Supply chain attacks are the real deal and they work because as business owners we often make the mistake of trusting the security and the systems of the third-parties that we do business with, and sometimes have elevated access within your businesses systems. They’re also complex when done with an intended target, and are therefore oftentimes the mark of an APT (Advanced Persistent Threat).

The National Cyber Threat Assessment 2020 by the Canadian Centre for Cyber Security lists supply chain attacks as one of seven threats to Canadian financial and economic health.

Supply Chain Attack Risk Reduction

The issue here, of course, is that if we wish to build our businesses we must rely on third-parties to provide things such as manufacturing, operations, financial services and support.  Information and Cybersecurity isn’t about making it difficult for the business to operate, it’s about creating opportunities!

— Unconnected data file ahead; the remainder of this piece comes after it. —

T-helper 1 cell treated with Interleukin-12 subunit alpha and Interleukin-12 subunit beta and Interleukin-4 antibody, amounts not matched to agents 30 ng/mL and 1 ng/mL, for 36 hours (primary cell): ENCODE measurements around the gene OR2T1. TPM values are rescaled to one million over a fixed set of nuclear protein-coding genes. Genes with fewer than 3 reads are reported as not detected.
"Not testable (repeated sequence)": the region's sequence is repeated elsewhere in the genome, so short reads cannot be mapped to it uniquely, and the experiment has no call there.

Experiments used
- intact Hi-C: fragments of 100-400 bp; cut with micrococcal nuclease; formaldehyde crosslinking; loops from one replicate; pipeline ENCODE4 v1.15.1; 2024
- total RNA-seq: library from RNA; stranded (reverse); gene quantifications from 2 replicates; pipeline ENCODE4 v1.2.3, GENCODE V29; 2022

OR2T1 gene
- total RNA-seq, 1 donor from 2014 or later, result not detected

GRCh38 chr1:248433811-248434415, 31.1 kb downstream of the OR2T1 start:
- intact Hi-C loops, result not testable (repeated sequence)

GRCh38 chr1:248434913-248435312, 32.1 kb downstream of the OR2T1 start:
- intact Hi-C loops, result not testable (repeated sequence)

A third-party risk program can be as complex or as simple as you need, but is really all about governance around your vendors and suppliers. Develop processes and procedures for every transaction between your organization and your third-parties, and ensure that staff are appropriate trained in executing and managing them.

Creating a vendor risk assessment, or by using one of the many available online, you can easily create a risk inventory of your vendors and suppliers that can give your business self-assurance that your suppliers and vendors are employing the necessary security controls. Some questions that you may find on such a form might be, “Does the 3rd party provide information security training to all employees, contractors, and vendors?”, and “Does the 3rd party employee firewalls at all points of network egress?”.